• It has substantial amounts of fabric from the 14th and 15th centuries
  • It was extensively restored and provided with an extremely elaborate and interesting mid-Victorian decorative scheme.
  • It has monuments and other fixtures of importance from circa 1200 to the 20th century, including font and Carew tombs.
  • The Morris and Co. organ is of special note, and the Last Judgment reredos is unusual.

Sutton Life Centre, Sutton[edit]

The Sutton Life Centre is an £8 million community facility designed to improve life chances for younger people and encourage good citizenship. Its key feature – the lifezone – is a virtual street, a room with screens on all walls showing real-life scenes from Sutton's streets. It also has a library, a café, a climbing wall, and community, eco, sports, youth and media zones.[9] It tries to encourage community engagement and involvement. It was opened on 27 October 2010 by Deputy Prime Minister Nick Clegg.[10]

Honeywood Museum, Carshalton[edit]

Honeywood Museum

Honeywood is a large house at the western end of Carshalton Ponds. At its earliest it dates from the 17th century but has been much extended and restored, particularly in the period 1896 to 1903 when a large Edwardian wing was added to the south side. It now houses the London Borough of Sutton's main Museum and has a local history collection, including objects that date back to the Bronze Age. The museum has recently been refurbished, reopening in May 2012 with enhanced features. Among others improvements, there are now expanded displays about the river Wandle and its influence on the life of the area, including an interactive map. The house is open Wed-Fri 11am-5pm, Sat, Sun & Bank Holidays 10am-5pm. Admission free.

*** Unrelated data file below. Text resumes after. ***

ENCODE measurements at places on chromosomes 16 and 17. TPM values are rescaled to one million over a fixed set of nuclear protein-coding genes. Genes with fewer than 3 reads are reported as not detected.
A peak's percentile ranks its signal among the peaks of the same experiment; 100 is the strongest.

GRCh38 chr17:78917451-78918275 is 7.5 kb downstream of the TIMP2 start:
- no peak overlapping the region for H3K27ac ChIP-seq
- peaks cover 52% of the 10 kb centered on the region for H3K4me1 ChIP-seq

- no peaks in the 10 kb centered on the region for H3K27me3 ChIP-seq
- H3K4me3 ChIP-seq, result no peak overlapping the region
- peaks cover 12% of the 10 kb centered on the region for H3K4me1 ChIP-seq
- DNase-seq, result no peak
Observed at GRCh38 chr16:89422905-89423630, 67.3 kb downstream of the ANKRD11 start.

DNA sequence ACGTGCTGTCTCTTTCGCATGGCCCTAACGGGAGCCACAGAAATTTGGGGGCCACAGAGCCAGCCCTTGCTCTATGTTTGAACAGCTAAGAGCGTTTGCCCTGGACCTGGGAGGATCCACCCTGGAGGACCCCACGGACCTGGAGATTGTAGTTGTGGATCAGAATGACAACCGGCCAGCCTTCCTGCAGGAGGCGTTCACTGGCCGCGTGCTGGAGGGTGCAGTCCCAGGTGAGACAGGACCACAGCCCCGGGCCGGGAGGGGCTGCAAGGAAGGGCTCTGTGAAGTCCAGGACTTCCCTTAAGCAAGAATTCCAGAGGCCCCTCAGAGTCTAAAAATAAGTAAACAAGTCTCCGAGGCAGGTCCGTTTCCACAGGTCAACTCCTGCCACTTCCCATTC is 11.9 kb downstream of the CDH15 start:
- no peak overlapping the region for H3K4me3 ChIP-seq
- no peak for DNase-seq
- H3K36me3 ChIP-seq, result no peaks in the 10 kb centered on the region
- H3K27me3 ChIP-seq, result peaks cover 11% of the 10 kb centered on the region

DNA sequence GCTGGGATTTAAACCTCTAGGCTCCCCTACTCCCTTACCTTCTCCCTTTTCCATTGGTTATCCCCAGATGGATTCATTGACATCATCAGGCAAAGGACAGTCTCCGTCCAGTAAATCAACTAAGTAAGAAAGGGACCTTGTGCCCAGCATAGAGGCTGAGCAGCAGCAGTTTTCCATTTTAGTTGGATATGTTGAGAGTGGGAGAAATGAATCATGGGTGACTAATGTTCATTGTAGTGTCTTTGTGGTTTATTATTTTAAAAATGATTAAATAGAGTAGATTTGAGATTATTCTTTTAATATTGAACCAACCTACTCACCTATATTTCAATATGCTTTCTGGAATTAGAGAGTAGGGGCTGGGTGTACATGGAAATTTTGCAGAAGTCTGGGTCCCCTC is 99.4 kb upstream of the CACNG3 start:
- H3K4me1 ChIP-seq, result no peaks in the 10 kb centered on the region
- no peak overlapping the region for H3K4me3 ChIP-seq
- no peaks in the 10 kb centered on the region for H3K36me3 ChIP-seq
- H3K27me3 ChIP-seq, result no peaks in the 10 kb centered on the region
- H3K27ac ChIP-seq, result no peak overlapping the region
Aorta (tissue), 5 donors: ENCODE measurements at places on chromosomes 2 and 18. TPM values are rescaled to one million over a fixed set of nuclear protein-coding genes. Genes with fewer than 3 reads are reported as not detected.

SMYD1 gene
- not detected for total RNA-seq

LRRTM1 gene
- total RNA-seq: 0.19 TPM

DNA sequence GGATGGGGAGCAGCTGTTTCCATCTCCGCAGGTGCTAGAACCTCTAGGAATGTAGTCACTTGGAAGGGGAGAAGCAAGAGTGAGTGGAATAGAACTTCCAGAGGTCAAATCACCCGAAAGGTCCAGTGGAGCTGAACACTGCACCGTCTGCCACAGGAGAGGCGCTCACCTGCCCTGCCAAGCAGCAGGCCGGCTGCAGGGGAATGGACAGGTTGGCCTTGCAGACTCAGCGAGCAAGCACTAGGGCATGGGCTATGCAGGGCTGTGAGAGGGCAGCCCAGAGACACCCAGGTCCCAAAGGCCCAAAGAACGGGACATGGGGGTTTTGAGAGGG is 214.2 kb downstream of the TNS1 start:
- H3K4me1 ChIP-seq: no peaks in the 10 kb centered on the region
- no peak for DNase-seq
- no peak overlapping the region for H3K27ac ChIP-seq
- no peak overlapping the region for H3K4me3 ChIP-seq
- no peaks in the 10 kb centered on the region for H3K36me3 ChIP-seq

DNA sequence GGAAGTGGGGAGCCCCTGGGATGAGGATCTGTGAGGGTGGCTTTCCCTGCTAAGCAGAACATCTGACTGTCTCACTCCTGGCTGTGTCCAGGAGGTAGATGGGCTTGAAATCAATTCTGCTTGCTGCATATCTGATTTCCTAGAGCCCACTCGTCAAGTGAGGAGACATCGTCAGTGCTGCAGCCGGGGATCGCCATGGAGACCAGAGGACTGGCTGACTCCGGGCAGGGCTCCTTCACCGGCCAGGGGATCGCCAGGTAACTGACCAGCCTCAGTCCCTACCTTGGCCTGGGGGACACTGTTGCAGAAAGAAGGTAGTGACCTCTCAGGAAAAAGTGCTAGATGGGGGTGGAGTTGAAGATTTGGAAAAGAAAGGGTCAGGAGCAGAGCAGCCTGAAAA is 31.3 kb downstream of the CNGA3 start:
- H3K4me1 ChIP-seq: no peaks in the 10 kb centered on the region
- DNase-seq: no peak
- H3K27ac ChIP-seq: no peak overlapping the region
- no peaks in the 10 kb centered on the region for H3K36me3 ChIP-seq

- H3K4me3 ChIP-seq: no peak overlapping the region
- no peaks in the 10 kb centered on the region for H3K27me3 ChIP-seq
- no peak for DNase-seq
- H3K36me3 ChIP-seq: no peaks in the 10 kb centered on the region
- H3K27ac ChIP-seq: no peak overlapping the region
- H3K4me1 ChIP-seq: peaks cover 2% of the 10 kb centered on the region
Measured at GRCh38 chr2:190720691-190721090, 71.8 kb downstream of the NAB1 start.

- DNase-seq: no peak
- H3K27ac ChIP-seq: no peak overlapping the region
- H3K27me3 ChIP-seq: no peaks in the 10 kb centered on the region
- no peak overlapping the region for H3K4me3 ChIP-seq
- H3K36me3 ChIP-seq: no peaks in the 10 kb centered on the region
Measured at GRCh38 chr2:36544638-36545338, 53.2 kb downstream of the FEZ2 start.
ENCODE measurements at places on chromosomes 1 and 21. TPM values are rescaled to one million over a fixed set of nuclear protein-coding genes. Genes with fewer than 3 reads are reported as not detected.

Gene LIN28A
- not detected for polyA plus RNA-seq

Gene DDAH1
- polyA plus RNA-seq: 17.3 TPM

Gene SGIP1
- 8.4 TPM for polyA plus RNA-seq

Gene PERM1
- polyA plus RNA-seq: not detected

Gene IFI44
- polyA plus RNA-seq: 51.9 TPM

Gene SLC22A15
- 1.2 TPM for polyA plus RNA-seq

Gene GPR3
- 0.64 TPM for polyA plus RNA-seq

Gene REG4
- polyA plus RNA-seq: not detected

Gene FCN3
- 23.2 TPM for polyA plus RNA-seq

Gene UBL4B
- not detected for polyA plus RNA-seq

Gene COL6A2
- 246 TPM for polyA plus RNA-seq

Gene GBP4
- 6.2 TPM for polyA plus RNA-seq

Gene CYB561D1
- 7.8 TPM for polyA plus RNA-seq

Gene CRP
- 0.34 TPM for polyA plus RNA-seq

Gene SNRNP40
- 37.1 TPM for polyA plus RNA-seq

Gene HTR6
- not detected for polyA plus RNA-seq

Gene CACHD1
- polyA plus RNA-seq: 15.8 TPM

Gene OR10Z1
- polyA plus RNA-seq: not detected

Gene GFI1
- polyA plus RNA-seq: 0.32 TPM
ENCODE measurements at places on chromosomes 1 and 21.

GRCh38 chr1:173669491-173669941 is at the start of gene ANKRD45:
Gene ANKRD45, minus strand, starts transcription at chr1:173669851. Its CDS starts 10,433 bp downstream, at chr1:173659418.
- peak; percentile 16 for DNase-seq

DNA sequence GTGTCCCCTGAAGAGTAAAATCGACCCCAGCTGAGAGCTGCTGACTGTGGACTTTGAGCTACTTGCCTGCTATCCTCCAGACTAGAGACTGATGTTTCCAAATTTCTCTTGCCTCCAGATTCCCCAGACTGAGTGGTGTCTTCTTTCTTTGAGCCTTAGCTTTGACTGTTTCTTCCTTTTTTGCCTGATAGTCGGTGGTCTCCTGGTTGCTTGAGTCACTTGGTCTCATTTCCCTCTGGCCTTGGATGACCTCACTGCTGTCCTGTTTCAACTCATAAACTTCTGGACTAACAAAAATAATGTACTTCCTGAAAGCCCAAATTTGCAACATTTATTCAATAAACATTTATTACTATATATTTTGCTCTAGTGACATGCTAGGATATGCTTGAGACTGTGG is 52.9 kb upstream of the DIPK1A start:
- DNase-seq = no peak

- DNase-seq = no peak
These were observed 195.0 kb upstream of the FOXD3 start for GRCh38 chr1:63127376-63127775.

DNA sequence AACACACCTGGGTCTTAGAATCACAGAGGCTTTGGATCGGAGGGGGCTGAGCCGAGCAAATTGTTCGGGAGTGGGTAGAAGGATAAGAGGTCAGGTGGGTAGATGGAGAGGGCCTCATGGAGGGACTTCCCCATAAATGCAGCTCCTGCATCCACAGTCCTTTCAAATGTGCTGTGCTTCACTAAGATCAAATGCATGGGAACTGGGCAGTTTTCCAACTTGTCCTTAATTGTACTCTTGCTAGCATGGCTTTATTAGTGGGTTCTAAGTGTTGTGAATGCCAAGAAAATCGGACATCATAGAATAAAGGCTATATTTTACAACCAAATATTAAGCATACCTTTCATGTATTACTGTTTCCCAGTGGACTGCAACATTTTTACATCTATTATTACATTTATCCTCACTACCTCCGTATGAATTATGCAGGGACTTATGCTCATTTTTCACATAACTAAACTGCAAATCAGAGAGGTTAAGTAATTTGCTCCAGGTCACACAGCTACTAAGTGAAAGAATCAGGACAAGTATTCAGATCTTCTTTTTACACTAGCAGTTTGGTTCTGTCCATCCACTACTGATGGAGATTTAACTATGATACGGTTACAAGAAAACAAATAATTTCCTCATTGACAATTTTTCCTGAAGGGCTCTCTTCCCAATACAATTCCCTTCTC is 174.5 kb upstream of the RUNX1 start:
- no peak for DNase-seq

Sutton Arts Council[edit]

Sutton Arts Council exists to support and promote the arts, broadly defined, within the Borough. Managed by a small Executive Committee of volunteers, it currently has around eighty member societies covering a wide range of arts and heritage interests – dramatic and operatic, musical and choral, artistic and photographic, ethnic, linguistic and historical.[11]

Public Art in Sutton town centre[edit]

Sutton Heritage Mural